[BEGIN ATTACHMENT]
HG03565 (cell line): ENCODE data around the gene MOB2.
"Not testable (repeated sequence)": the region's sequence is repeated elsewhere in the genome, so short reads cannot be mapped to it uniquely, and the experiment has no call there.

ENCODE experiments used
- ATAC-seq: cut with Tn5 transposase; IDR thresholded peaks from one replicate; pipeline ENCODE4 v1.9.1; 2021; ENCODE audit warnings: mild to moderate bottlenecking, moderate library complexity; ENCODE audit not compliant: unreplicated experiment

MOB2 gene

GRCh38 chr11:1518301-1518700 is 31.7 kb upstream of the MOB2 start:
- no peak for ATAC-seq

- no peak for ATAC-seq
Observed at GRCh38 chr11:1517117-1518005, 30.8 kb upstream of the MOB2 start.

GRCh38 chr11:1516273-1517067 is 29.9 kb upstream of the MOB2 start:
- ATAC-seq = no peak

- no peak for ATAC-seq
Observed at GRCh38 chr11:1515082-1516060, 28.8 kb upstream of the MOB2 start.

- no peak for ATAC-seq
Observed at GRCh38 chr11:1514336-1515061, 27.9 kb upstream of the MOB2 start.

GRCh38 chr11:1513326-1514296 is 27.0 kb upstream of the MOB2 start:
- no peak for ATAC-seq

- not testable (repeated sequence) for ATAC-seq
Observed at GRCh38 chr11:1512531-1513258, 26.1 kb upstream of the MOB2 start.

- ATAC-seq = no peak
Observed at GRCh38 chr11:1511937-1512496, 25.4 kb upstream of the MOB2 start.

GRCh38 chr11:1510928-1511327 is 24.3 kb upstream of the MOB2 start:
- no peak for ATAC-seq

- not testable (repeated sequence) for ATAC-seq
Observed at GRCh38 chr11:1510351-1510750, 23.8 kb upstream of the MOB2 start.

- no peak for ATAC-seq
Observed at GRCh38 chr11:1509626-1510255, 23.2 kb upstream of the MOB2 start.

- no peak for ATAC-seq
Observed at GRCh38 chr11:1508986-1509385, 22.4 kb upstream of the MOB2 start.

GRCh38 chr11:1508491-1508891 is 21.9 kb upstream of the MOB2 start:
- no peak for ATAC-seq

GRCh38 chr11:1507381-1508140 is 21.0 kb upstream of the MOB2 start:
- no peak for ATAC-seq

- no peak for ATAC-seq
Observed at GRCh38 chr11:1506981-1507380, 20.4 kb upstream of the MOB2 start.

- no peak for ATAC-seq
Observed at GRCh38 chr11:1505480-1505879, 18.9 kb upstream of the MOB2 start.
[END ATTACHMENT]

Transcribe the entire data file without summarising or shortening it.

HG03565 (cell line): ENCODE data around the gene MOB2.
"Not testable (repeated sequence)": the region's sequence is repeated elsewhere in the genome, so short reads cannot be mapped to it uniquely, and the experiment has no call there.

ENCODE experiments used
- ATAC-seq: cut with Tn5 transposase; IDR thresholded peaks from one replicate; pipeline ENCODE4 v1.9.1; 2021; ENCODE audit warnings: mild to moderate bottlenecking, moderate library complexity; ENCODE audit not compliant: unreplicated experiment

MOB2 gene

GRCh38 chr11:1518301-1518700 is 31.7 kb upstream of the MOB2 start:
- no peak for ATAC-seq

- no peak for ATAC-seq
Observed at GRCh38 chr11:1517117-1518005, 30.8 kb upstream of the MOB2 start.

GRCh38 chr11:1516273-1517067 is 29.9 kb upstream of the MOB2 start:
- ATAC-seq = no peak

- no peak for ATAC-seq
Observed at GRCh38 chr11:1515082-1516060, 28.8 kb upstream of the MOB2 start.

- no peak for ATAC-seq
Observed at GRCh38 chr11:1514336-1515061, 27.9 kb upstream of the MOB2 start.

GRCh38 chr11:1513326-1514296 is 27.0 kb upstream of the MOB2 start:
- no peak for ATAC-seq

- not testable (repeated sequence) for ATAC-seq
Observed at GRCh38 chr11:1512531-1513258, 26.1 kb upstream of the MOB2 start.

- ATAC-seq = no peak
Observed at GRCh38 chr11:1511937-1512496, 25.4 kb upstream of the MOB2 start.

GRCh38 chr11:1510928-1511327 is 24.3 kb upstream of the MOB2 start:
- no peak for ATAC-seq

- not testable (repeated sequence) for ATAC-seq
Observed at GRCh38 chr11:1510351-1510750, 23.8 kb upstream of the MOB2 start.

- no peak for ATAC-seq
Observed at GRCh38 chr11:1509626-1510255, 23.2 kb upstream of the MOB2 start.

- no peak for ATAC-seq
Observed at GRCh38 chr11:1508986-1509385, 22.4 kb upstream of the MOB2 start.

GRCh38 chr11:1508491-1508891 is 21.9 kb upstream of the MOB2 start:
- no peak for ATAC-seq

GRCh38 chr11:1507381-1508140 is 21.0 kb upstream of the MOB2 start:
- no peak for ATAC-seq

- no peak for ATAC-seq
Observed at GRCh38 chr11:1506981-1507380, 20.4 kb upstream of the MOB2 start.

- no peak for ATAC-seq
Observed at GRCh38 chr11:1505480-1505879, 18.9 kb upstream of the MOB2 start.